Challenges of Measuring Domestic Workers

The information in this web page is based on personal communications with Françoise Carré and Joann Vanek (2010) of the WIEGO Statistics Programme.

 The first measurement challenge is a basic one: what types of activities should be included as domestic work in the statistical definition used in collecting and tabulating data and how can this definition be implemented given the three major classifications for employment characteristics?

There is no common statistical definition across countries for what constitutes domestic work. In its report Decent Work for Domestic Workers, the International Labour Organization uses a statistical definition of domestic work that is based on the International Standard Classification of Occupations (ISCO) (ILO 2010). It is a comprehensive definition capturing most of the relevant categories of persons employed in domestic work.

Given the nature of the ISCO framework, there can be no discrete major level occupational category that encompasses all types of work done by domestic workers. The ILO statistical definition includes four occupational codes at the four-digit level of the classification: three under ISCO-88 Major Group 5: Service Workers and Shop and Market Sales Workersand one under ISCO-88 Major Group 9: Elementary Occupations, as follows:

  • 5121 – Housekeepers and related workers
  • 5131 – Child care workers
  • 5133 – Home-based personal care workers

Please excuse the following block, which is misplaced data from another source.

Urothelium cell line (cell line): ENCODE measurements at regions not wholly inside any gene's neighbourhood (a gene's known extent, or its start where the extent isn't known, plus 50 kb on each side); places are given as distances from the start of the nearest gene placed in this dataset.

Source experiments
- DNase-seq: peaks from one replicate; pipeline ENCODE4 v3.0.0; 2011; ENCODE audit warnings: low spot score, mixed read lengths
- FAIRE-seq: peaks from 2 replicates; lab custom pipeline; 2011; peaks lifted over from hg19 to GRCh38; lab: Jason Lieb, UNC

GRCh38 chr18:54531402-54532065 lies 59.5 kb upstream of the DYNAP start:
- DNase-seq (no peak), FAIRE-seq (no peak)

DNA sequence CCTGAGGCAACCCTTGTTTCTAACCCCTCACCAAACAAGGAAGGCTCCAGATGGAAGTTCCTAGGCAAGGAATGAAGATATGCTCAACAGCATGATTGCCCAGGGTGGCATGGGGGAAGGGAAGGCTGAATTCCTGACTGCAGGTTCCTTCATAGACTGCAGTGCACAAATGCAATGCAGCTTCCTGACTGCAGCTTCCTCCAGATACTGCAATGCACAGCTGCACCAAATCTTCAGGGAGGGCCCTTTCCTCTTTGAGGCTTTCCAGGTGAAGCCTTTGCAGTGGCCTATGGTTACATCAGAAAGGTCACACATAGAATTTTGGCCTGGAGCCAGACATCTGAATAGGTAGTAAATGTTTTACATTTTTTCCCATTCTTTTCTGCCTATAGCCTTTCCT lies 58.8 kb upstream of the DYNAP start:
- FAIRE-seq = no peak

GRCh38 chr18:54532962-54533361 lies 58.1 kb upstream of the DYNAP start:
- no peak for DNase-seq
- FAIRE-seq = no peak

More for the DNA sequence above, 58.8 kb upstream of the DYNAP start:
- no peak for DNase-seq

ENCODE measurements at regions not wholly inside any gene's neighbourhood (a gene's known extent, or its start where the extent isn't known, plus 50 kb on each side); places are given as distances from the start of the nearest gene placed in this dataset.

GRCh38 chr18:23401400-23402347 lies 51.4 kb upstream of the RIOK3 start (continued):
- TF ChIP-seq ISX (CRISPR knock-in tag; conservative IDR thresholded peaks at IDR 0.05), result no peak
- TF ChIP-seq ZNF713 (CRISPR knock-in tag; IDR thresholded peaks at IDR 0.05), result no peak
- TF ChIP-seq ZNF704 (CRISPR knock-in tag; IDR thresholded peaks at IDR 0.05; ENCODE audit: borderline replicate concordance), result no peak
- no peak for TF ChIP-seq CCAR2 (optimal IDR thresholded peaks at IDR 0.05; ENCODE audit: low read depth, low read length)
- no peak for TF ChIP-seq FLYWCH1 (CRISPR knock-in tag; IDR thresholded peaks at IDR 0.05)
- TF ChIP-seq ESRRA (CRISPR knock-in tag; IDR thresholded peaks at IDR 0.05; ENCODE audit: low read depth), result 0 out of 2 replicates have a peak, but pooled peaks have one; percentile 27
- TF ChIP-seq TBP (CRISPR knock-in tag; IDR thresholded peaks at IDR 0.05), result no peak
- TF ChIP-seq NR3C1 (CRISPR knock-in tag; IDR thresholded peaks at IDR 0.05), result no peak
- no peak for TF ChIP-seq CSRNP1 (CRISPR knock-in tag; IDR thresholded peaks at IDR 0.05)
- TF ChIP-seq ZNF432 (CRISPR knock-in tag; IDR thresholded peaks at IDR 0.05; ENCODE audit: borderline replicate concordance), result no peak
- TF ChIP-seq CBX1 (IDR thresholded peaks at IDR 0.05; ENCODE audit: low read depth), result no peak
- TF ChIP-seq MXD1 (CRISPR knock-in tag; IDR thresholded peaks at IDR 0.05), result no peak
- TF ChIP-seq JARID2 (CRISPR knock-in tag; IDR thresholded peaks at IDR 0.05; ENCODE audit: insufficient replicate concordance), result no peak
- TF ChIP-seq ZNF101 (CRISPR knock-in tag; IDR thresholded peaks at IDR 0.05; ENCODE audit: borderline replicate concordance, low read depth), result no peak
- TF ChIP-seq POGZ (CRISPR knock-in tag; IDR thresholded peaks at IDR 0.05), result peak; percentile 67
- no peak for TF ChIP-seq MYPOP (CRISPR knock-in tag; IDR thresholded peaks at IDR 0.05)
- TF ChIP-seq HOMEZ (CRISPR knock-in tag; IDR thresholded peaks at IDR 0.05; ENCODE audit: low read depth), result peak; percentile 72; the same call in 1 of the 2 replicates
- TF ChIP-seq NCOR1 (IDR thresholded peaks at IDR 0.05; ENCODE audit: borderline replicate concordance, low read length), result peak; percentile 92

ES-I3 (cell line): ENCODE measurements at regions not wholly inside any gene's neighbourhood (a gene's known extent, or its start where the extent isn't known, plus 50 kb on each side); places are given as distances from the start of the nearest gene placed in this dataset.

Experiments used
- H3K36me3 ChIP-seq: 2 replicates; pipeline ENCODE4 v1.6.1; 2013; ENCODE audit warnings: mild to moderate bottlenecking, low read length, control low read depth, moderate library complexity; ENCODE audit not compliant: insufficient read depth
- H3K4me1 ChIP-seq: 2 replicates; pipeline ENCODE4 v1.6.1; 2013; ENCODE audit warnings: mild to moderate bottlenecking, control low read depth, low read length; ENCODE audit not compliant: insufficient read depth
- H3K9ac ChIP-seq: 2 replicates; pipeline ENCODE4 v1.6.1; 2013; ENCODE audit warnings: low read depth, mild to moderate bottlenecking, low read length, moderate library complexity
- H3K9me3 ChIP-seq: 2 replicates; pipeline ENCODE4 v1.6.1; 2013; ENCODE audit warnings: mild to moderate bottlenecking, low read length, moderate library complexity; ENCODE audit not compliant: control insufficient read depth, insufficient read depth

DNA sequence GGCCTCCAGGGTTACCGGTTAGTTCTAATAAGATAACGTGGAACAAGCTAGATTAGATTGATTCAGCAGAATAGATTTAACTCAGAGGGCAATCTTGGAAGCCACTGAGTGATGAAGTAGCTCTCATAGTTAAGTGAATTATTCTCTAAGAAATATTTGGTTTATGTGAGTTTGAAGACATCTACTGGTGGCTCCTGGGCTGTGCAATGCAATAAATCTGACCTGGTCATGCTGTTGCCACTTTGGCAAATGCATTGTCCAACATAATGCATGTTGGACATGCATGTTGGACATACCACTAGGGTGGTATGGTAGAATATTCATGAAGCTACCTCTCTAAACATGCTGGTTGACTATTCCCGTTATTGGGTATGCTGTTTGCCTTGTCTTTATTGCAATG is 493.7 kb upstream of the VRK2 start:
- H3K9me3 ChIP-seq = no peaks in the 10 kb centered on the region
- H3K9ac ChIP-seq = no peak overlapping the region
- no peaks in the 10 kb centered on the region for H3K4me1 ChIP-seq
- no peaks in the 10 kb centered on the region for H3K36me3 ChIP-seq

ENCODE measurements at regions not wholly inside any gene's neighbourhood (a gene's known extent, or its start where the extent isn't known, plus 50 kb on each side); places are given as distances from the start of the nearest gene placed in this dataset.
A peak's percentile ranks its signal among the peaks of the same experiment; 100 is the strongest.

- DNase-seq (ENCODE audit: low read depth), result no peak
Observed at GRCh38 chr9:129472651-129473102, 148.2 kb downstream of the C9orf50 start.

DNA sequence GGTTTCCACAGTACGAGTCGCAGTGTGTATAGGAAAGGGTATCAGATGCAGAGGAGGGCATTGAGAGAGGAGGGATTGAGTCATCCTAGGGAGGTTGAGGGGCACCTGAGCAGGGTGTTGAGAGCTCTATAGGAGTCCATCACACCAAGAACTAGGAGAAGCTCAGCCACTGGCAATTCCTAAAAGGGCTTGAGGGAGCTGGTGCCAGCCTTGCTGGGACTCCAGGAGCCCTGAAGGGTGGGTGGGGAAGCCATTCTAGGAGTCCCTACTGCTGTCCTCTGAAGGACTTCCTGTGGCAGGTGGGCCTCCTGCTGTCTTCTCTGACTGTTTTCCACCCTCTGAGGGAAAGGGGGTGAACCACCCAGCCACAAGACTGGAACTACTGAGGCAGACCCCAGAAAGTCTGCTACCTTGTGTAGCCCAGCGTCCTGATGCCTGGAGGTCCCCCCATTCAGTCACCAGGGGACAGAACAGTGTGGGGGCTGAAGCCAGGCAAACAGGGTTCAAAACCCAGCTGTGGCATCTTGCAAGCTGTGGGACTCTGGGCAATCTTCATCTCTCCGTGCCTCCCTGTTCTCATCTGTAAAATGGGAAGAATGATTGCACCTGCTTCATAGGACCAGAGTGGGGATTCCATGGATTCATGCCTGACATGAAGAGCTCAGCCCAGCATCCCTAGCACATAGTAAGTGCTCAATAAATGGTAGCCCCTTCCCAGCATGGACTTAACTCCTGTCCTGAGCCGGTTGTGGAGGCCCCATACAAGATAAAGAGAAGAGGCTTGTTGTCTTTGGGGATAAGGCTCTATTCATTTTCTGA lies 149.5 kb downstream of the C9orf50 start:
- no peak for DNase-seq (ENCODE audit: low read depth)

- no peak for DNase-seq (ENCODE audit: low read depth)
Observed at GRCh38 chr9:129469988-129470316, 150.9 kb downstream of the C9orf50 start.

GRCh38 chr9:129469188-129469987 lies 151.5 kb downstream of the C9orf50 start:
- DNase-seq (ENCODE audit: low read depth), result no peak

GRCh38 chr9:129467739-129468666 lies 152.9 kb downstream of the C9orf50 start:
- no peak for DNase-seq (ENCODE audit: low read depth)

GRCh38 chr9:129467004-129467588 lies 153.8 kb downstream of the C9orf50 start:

• 9139 – Domestic helpers and cleaners

There are challenges, however, in using this definition to collect, tabulate, and compile data on domestic workers. The definition requires tabulating four different occupational sub-sub-categories at the four-digit level. But data are often not collected/coded/tabulated at the four digit  level of the occupational code, as financial and human resources are needed to do so. Another problem is that in preparing international databases, countries are usually not asked to supply data at the four-digit level of disaggregation. For example, the ILO collects and disseminates data on employment by occupation at only the one-digit level of ISCO in the LABORSTA database.

An additional problem is that not all workers who might be considered domestic workers are included in the occupations identified in the ILO report. In particular, for private security guards, chauffers and gardeners, ISCO includes codes but does not have separate codes for those employed by private households.

Given the problems in collecting/tabulating/reporting data at the four-digit level, an alternative approach to measuring domestic workers is based on the International Standard Industrial Classification of All Economic Activities (ISIC) Category P: Private Households with Employed Persons. This one-digit category includes the activities of private households employing all kinds of domestic personnel such as those we usually think of as doing domestic work – housekeepers and cleaners, cooks, waiters, valets, butlers, laundry workers – as well as others: gardeners, gatekeepers, stable hands, chauffeurs, caretakers, governesses, babysitters, tutors, and so on. Currently it is probably the best available approach for estimating the situation of domestic workers at the international level because it is available for more countries than the ISCO approach. It was used by the ILO in preparing data for the ILO report cited earlier. However, if the definition is accurately implemented, this ISIC-based measurement leaves out a growing number of domestic workers, especially in developed countries, who are employed through intermediary brokers or services to provide health care, maid, cleaning, or security services.